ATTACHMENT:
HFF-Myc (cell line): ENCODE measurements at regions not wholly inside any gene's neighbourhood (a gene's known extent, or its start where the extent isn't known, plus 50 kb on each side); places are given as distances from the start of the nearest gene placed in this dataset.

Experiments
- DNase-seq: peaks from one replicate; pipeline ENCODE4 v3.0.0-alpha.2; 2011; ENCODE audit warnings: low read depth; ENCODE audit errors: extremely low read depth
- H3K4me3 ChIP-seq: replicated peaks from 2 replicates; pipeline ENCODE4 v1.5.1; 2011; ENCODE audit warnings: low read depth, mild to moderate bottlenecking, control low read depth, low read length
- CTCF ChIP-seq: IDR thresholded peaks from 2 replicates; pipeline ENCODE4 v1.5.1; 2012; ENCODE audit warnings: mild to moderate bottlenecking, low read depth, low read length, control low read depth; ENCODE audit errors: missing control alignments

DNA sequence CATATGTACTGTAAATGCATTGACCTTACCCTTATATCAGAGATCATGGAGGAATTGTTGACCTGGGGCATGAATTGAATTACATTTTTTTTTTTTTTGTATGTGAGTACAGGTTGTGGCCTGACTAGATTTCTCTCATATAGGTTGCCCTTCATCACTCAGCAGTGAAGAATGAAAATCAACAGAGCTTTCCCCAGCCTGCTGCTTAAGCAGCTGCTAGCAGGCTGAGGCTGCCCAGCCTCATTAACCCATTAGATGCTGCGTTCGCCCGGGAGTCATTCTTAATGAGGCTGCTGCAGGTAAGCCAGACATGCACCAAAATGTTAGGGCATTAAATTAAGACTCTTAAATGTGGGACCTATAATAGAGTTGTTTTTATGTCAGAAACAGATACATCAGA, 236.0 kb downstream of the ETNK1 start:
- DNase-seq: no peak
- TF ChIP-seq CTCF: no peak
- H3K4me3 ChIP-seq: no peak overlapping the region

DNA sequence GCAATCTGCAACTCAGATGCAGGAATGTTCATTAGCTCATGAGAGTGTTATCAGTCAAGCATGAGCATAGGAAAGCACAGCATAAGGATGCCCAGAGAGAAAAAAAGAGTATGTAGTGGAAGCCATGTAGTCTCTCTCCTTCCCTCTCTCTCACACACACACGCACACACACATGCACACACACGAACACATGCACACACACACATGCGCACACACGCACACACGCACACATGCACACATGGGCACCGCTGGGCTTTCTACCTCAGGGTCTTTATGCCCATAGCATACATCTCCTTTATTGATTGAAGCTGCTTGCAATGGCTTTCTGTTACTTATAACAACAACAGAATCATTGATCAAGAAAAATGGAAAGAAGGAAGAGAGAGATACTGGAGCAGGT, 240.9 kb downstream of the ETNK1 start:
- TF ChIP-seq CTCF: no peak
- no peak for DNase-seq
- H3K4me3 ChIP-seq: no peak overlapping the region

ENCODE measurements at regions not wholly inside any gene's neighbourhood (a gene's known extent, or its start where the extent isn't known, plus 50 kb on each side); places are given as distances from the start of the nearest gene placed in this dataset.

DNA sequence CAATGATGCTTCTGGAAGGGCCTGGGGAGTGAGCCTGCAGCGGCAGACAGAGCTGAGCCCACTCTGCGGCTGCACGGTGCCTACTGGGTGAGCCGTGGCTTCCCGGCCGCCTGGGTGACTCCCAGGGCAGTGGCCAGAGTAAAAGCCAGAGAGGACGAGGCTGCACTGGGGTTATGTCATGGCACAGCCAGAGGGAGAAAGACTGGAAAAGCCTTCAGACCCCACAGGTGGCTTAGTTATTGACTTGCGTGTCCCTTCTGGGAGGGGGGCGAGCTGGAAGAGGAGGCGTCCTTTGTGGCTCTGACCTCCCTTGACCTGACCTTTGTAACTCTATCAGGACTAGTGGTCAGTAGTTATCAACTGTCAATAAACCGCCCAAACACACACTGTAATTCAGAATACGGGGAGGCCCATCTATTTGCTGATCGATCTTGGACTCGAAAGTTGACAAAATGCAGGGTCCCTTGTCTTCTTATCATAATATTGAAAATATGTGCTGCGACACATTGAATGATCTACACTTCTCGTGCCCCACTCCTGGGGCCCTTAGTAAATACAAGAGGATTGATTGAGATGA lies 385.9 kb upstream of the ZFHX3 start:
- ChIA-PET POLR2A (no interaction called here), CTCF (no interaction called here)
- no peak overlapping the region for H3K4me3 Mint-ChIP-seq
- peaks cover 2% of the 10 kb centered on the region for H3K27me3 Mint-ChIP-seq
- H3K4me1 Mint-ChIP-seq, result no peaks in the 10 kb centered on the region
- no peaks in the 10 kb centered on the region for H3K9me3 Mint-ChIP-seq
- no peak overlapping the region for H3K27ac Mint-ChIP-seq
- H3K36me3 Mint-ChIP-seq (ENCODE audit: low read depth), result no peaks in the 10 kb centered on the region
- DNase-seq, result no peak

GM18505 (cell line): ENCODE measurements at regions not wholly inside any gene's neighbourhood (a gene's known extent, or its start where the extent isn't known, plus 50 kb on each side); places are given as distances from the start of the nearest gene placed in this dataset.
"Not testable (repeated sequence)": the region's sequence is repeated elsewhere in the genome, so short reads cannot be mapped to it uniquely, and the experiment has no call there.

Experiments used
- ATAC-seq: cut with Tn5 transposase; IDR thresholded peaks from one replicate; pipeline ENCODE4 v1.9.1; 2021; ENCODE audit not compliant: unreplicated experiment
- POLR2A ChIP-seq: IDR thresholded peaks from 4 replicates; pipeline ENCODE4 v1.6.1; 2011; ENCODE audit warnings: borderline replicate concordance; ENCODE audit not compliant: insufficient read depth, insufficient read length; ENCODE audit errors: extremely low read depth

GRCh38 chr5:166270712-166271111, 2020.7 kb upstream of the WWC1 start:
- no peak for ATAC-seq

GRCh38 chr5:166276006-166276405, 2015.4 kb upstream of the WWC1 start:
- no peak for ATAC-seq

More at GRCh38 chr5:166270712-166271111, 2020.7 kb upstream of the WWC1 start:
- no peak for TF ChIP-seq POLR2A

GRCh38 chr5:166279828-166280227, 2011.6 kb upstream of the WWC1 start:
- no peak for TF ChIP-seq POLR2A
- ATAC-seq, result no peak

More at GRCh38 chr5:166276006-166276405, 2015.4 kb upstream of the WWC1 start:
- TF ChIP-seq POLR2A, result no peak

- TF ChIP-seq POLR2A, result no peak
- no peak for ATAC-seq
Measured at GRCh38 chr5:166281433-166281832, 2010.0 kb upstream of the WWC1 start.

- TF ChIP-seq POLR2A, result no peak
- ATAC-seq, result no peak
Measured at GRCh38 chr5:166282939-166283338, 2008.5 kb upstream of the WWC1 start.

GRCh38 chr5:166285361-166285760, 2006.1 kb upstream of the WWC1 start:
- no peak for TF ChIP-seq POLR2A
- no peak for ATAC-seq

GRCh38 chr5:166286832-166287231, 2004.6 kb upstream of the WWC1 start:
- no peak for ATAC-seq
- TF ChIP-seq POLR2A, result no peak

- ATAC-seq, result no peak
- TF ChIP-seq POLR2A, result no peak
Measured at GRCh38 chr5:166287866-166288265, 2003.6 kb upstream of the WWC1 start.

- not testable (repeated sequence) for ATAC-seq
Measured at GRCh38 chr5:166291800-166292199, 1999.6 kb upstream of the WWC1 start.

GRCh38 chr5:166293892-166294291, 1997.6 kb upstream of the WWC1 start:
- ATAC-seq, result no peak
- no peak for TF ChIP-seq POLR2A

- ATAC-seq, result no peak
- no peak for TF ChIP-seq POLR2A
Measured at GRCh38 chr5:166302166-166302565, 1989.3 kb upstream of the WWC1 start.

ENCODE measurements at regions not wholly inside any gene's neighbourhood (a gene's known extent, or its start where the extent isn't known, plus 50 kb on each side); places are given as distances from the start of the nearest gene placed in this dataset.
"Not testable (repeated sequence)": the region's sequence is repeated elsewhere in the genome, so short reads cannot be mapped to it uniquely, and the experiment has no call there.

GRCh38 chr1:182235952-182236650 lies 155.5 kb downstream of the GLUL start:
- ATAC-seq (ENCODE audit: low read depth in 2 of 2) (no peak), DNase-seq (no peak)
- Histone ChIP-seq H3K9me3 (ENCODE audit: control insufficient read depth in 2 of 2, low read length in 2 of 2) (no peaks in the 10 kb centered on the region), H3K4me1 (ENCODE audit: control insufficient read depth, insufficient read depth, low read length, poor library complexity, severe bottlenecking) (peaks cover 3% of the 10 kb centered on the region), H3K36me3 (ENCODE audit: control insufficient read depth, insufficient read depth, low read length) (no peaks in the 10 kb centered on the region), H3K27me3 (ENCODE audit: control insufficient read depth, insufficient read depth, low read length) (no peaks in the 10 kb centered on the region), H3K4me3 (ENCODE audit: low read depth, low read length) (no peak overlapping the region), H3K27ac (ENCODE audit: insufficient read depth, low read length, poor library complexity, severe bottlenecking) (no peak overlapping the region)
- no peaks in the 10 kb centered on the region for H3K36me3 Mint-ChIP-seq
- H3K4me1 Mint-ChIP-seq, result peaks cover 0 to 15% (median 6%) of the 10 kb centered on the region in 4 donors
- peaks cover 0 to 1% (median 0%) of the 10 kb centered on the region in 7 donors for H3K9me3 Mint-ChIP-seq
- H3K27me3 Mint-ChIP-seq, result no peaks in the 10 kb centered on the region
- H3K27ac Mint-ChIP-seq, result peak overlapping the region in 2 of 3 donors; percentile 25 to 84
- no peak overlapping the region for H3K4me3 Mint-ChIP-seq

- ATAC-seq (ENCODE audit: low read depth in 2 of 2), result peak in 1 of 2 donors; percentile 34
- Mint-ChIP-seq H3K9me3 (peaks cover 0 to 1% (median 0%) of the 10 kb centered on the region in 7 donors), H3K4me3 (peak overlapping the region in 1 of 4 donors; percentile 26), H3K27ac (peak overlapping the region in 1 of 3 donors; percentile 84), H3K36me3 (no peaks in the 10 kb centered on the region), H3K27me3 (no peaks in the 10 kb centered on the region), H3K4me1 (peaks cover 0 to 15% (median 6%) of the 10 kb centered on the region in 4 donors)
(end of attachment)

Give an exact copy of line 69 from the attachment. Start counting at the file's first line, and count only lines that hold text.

- H3K4me1 Mint-ChIP-seq, result peaks cover 0 to 15% (median 6%) of the 10 kb centered on the region in 4 donors